The undisclosed specifics of the proposal or debate appear to be attributed variously to the Radical Librarians Collective (or rather, “a group called the Radical Librarians Collective”), Dr. Irene Lancaster, Bod Ward, and Rowan Williams. As a regular contributor and organiser for the former, I welcome my new comrades, but I’m sure they too will be somewhat surprised at their association with our collective. Perhaps particularly so, given that the identity the only Radical Librarians Collective associate consulted- in a personal capacity- was not mentioned in the article at all.

Rather than a serious attempt to engage with a professional community that is developing more appropriate strategies to maintain their collections of information resources, we are simply offered a rather woolly attempt to orchestrate some political drama. It is somewhat of a leap to conflate amending the descriptions of David Irving’s discredited works with “censorship”, given that the texts are publicly available. It seems even more absurd to attempt to evoke a “freedom of speech” angle to long since published texts that are held within library collections and will remain both discoverable, and accessible.

Tom Sheldon’s point regarding the “strength of argument and weight of evidence” over warning “people against reading the wrong books” remains true. Because there is no attempt to remove the “wrong books” from “British universities”. Perhaps surprisingly for Griffiths, the benefits and necessity of discursive library collections are known to library and information workers.

Library collections are managed by experienced professionals in relation to their organisational and institutional objectives. This involves liaison between various stakeholders including our user communities, to provide a service that meets and hopefully exceeds demands. However, from some quarters outside of the profession, ignorant and naive ideas of libraries are reproduced. One can only wonder why.

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2 responses to “A radical librarian writes

  1. What is the most radical thing a librarian could do?

    Store all the books according to how big and what colour they are?

  2. Hi Leo Stoch.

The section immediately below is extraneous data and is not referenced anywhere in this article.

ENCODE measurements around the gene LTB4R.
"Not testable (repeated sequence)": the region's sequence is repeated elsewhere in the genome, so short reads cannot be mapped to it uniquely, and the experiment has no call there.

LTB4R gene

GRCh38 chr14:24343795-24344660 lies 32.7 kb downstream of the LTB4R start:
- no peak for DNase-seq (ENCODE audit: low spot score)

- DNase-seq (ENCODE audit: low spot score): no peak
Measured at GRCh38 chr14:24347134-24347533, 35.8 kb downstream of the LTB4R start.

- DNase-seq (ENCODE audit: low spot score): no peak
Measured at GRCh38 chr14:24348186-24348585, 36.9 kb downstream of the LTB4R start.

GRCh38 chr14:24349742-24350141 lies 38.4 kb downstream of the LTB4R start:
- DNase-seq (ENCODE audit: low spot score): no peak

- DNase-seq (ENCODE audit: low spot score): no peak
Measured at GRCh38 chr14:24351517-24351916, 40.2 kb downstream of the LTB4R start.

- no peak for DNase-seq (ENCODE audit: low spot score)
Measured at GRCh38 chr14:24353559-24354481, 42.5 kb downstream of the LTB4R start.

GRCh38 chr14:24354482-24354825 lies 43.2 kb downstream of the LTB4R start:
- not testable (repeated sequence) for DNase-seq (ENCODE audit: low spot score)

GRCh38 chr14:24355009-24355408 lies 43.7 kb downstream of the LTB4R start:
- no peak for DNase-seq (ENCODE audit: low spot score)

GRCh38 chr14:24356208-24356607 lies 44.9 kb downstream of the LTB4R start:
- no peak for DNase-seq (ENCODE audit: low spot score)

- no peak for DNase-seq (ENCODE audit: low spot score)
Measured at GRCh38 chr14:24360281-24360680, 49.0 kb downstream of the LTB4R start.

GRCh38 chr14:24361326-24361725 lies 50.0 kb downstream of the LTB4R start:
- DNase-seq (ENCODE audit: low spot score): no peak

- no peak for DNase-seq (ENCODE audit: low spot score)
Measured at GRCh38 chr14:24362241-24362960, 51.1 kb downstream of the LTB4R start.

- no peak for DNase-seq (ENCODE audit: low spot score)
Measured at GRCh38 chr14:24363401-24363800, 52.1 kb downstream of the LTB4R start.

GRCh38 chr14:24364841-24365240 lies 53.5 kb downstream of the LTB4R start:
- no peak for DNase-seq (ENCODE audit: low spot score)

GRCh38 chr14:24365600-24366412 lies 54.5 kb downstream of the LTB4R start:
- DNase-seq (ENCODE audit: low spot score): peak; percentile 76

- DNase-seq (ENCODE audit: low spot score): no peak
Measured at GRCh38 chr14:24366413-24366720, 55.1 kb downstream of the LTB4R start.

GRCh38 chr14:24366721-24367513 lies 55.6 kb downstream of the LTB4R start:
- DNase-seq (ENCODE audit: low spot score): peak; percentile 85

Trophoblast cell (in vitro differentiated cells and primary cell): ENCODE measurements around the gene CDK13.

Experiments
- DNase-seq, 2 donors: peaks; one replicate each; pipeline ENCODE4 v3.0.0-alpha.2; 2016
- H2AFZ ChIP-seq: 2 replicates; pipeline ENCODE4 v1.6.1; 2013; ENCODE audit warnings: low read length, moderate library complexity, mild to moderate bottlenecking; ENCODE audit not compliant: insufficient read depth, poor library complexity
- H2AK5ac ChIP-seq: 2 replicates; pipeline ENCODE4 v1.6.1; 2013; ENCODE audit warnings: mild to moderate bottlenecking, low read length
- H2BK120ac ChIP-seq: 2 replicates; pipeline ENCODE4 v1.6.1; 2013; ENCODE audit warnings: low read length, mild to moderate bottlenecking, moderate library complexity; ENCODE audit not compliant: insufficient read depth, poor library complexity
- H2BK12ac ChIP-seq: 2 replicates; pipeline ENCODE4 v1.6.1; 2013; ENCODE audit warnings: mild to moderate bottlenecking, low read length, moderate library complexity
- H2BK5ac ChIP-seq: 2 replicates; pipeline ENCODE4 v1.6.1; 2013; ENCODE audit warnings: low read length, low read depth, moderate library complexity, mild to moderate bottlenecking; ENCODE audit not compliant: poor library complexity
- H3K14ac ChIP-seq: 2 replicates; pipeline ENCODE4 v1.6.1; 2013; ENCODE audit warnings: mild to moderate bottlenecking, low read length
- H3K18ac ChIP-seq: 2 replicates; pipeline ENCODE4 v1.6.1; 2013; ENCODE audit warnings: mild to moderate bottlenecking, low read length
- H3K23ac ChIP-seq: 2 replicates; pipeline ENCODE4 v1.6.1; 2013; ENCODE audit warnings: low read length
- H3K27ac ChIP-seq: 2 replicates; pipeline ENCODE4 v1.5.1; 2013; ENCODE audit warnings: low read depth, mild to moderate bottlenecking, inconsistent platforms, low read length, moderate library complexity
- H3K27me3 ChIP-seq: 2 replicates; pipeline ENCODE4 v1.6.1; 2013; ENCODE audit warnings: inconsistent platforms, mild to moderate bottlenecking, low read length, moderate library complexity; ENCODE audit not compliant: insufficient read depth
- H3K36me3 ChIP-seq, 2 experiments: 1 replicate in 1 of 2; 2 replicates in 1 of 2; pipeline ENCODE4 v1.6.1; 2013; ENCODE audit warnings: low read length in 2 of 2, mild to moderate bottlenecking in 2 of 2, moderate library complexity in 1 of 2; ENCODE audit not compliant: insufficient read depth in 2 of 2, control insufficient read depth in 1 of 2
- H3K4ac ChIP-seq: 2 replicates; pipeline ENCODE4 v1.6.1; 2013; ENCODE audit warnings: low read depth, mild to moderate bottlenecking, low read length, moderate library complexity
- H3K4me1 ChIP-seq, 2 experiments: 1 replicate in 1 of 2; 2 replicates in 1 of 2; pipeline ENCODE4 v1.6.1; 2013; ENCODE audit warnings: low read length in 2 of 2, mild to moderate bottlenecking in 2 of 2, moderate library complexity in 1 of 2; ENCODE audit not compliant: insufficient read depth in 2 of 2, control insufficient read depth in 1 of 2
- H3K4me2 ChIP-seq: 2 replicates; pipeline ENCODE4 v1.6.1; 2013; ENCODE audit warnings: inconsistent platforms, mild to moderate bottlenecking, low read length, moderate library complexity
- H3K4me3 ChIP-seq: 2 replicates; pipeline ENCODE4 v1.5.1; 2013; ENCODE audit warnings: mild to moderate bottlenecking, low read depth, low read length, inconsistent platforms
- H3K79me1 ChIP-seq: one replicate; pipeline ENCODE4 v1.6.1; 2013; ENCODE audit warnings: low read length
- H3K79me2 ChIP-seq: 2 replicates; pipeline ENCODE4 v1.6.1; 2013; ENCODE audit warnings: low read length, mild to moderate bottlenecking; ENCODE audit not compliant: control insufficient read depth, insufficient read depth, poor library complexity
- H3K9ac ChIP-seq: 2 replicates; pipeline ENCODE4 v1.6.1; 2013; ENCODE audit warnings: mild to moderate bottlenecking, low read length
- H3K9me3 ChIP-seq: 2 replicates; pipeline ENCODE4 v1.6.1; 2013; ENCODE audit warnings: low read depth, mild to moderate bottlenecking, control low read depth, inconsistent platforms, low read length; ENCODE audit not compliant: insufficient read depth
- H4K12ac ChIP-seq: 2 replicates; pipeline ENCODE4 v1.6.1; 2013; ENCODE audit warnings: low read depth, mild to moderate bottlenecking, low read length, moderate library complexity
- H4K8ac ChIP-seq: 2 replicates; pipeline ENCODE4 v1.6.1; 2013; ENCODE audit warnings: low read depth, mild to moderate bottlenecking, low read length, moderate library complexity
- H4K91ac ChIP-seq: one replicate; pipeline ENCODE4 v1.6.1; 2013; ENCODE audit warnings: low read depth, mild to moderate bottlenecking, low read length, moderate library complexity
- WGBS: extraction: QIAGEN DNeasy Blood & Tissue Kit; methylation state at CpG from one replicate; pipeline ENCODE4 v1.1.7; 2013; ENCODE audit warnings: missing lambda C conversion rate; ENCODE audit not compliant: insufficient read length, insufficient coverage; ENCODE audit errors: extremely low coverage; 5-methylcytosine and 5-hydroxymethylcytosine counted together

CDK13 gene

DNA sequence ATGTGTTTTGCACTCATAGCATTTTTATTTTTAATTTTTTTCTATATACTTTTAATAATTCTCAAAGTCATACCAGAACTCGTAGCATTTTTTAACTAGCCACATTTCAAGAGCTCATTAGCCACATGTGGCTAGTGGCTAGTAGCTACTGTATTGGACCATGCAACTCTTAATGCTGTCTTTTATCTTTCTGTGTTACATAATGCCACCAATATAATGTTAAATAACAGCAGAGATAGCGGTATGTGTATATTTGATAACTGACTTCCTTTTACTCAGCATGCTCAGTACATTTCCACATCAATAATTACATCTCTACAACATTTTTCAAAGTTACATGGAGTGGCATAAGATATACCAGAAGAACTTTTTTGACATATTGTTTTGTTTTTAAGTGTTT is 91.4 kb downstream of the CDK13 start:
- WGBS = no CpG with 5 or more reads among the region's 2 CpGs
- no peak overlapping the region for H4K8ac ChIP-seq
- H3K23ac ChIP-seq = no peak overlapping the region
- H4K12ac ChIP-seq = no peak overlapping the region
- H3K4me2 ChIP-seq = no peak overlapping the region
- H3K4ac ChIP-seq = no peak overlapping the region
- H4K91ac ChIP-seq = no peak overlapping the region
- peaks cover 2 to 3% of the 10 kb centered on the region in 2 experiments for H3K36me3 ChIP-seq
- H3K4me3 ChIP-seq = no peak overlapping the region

I’m going to take this comment in earnest rather than as a missive attempting to undermine the politics of information and informational work.

    It may surprise you that there is an 80/20 budget split across electronic and print resources respectively for most HE libraries. As such, the proportion of time (and the costs of labour pertaining to) classifying and storing print stock might be lower than other aspects of librarianship. The politics of such things- and open access, research data, licences, copyright, etc.- are just some of the things that Radical Librarians Collective opens up for critical analyses.

    The collective opearates an open access scholarly journal- library and information science is a discipline that qualified librarians must usually have studied at postgraduate level- in order to offer a space for discourse to develop. If you’re interested, we offer both double-blind and open peer review. Feel free to submit!

    Some of us are also passionate about wider social issues, including surveillance, digital security, and privacy. We offer inclusive workshops to assist people to regain control of their privacy, and we also offer labour in radical spaces to enhance collections, and share skills. In fact, there are a range of radical actions that we take, bothin inside and outside of the academy.

    So in short, there a lot of radical things that library worker can do. And moreover, there are a lot radical things that some of us /do/ do.



    NB: Your suggestion for a radical action is more of an destruction of meaningful classification for an academic library through, but I suspect it was not one intended in earnest.